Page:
Filthy like the cockroaches
As we were called by the Hutu
Women were raped
Barely clad infants who couldn’t speak
Were murdered in cold blood
And as the African soil was warmed by blood,
All the killers could mutter was….
All is fair in love and war
As eight hundred thousand Tutsis
Were murdered
In that bleak, dark, thunder-stricken rainy season
Of April 1994 in Rwanda
Till date the heavens still mourn every April
I kept hoping that this killing of ourselves in Africa would stop
But Rwanda isn’t the only African country
To have vultures testify about how the fresh blood from a young infant
Oozed till it was a clogged up brown

It’s Biafra…
All had never been fair during the Biafran war
But still that had been the mantra
Of the Nigerian side
As three million children died
Due to Starvation
Why feed our enemies fat
If they turn back to fight us?…
And so that statement gave rise
To the economic blockade during the war
The result of that statement
Was the death of over three million Biafran children
From kwashiorkor
Their protruding stomachs and thin heads
Were testimonies to the grave inhumanity
Carried out during the Biafran War of 1967-1970

These wars were barbaric
Uncalled for and left Africans
Generations to come after the wars
With deep emotional scars
Often resulting
In hard bitter tribalism
That no tribe could exactly point out to its cause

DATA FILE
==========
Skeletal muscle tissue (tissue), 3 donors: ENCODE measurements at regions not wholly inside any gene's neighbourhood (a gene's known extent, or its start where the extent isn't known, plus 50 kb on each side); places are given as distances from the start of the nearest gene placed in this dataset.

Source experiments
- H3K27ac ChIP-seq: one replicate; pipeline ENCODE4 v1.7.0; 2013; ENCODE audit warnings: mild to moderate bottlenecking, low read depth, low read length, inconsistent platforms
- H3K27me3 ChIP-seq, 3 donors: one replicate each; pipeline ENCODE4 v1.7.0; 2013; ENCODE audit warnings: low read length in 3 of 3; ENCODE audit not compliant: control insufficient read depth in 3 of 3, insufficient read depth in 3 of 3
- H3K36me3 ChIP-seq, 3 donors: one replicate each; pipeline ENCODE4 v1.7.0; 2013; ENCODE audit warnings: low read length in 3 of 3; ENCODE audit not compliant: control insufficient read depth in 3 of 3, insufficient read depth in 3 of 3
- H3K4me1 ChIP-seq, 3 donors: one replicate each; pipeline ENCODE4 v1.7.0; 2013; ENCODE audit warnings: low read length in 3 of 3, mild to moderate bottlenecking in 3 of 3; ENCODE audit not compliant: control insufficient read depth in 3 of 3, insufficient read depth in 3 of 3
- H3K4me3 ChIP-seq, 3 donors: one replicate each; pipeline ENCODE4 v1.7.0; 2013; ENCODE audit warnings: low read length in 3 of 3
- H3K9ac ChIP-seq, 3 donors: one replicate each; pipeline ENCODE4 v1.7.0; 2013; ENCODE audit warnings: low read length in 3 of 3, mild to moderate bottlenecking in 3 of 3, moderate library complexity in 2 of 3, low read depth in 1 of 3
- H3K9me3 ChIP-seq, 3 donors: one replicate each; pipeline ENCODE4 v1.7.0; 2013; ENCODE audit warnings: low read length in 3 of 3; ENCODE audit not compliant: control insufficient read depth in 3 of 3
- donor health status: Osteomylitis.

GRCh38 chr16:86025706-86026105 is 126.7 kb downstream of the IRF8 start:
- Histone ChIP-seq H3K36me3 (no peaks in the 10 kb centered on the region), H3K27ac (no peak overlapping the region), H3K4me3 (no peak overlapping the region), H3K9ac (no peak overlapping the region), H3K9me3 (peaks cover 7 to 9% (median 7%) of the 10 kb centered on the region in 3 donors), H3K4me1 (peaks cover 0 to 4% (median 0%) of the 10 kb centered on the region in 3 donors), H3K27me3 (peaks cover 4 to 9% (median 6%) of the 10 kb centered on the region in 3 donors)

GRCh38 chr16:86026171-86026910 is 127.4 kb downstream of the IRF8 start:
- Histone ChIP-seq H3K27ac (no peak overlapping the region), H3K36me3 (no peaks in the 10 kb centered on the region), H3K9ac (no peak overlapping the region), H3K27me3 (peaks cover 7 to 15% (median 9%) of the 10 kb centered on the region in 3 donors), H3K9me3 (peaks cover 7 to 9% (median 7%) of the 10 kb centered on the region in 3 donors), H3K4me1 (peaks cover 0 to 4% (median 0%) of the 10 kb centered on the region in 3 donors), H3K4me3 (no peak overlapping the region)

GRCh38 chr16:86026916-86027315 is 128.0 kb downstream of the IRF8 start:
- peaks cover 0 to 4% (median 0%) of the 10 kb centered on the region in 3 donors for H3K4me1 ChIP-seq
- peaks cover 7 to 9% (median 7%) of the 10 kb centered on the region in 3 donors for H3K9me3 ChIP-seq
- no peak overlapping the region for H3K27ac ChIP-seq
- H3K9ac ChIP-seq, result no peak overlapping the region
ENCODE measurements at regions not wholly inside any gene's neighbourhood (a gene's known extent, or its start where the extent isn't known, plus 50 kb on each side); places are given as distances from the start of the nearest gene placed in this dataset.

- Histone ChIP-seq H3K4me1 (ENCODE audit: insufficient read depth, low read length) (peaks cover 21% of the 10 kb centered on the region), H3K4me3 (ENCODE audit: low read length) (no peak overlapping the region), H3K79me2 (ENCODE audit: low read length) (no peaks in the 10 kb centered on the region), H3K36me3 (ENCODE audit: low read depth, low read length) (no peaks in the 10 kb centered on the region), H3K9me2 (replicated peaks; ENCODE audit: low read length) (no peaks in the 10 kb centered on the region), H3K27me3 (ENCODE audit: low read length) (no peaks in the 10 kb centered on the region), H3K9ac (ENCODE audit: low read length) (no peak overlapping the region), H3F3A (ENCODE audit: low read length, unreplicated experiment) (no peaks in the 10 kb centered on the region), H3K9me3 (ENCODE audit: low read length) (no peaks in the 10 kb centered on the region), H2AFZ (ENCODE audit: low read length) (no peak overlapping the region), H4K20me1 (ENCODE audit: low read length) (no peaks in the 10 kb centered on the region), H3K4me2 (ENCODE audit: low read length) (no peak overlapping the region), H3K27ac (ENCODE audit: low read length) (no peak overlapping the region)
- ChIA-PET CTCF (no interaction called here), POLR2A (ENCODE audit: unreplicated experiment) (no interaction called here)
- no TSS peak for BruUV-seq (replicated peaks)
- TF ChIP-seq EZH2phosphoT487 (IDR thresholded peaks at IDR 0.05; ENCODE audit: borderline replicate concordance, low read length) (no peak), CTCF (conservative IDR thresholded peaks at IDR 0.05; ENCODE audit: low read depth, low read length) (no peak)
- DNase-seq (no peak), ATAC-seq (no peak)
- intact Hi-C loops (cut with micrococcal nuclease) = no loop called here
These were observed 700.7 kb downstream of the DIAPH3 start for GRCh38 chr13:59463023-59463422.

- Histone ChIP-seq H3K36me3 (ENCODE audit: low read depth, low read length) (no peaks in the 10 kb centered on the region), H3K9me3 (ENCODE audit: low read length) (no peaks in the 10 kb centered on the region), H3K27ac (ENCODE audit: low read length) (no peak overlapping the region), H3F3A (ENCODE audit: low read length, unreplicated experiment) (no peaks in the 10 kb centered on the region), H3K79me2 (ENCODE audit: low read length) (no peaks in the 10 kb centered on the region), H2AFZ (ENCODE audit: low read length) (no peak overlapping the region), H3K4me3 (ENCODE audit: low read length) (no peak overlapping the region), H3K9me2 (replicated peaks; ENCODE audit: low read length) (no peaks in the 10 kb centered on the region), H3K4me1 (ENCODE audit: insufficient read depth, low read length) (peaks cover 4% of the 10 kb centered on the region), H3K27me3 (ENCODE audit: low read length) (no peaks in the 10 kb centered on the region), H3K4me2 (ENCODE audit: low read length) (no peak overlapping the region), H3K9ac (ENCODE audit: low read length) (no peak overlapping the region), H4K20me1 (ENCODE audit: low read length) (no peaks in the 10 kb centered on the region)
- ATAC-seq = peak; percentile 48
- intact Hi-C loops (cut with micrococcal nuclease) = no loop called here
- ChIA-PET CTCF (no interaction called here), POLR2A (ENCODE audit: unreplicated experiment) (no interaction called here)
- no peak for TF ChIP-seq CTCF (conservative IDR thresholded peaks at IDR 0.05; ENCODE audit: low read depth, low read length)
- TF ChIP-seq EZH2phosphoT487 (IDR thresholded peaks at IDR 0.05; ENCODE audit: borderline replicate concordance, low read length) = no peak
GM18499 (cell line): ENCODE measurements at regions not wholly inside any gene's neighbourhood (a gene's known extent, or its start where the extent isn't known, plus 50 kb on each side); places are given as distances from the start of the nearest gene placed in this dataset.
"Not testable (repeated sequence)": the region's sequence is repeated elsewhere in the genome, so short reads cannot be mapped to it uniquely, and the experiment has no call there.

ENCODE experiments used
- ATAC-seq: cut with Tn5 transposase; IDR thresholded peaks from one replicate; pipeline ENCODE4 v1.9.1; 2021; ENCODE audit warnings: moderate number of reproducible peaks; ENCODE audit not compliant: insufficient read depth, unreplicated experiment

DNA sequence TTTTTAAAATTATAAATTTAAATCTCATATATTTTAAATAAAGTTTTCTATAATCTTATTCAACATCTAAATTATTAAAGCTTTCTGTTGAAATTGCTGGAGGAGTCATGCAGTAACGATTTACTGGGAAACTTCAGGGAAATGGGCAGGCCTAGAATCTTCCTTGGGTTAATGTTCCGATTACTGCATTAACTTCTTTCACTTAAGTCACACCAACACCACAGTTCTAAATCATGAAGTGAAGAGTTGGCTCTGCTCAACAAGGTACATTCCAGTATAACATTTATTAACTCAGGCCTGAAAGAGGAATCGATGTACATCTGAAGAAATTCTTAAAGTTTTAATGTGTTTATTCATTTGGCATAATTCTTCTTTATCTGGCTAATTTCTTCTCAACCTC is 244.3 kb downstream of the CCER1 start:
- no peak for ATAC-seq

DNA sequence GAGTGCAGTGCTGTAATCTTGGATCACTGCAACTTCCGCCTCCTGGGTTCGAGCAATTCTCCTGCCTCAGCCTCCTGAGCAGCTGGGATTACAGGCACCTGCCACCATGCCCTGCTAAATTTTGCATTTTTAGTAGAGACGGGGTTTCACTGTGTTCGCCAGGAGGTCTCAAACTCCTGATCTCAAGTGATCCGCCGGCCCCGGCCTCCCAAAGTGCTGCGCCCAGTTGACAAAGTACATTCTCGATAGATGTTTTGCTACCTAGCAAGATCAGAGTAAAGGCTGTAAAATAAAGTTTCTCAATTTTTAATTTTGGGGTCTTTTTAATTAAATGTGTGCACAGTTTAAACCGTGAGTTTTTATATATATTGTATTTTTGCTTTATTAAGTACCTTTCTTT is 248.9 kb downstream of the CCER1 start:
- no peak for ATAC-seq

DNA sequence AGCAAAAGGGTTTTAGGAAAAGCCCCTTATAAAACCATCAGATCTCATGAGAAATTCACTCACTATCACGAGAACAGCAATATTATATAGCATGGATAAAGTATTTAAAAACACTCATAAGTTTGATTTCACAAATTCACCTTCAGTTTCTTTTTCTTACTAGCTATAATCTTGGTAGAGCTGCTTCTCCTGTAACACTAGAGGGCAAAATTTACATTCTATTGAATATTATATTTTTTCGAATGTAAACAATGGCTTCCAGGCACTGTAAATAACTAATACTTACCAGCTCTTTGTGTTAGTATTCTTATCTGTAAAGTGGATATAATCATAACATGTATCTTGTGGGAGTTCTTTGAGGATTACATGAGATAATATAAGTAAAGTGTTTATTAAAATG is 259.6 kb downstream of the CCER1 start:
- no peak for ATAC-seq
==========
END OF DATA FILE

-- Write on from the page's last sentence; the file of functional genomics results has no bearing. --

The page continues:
But these wars were the direct cause
So what exactly caused these wars themselves?
Was it imperialism?
Or the failure of the African state to curb imperialism?
Or the anger of Africans towards imperialism?
As it ensured that certain tribes
That had a long history of slave raids and local wars
Suddenly became one
Leaving the uphill task of identifying
As members of a new nation
With a new national identity
To everybody and nobody in particular
These wars were a testament
To the fact that
All was never fair
In the colonial creation of the African state

But we would rise above the heartbreaking consequences
Of long term imperialism and colonization
Yes, the road to freedom was long and bitter
And the taste of liberty upon our independence
Was worse and even more bitter tasting
We would rise
So that future generations of young Africans
Wouldn’t allow the African soil
To be warmed by infant blood
As they proclaim
With voices filled with anger and throats hungry for blood
All is fair in love and war

The End
By Angel Chinenyenwa Nduka-Nwosu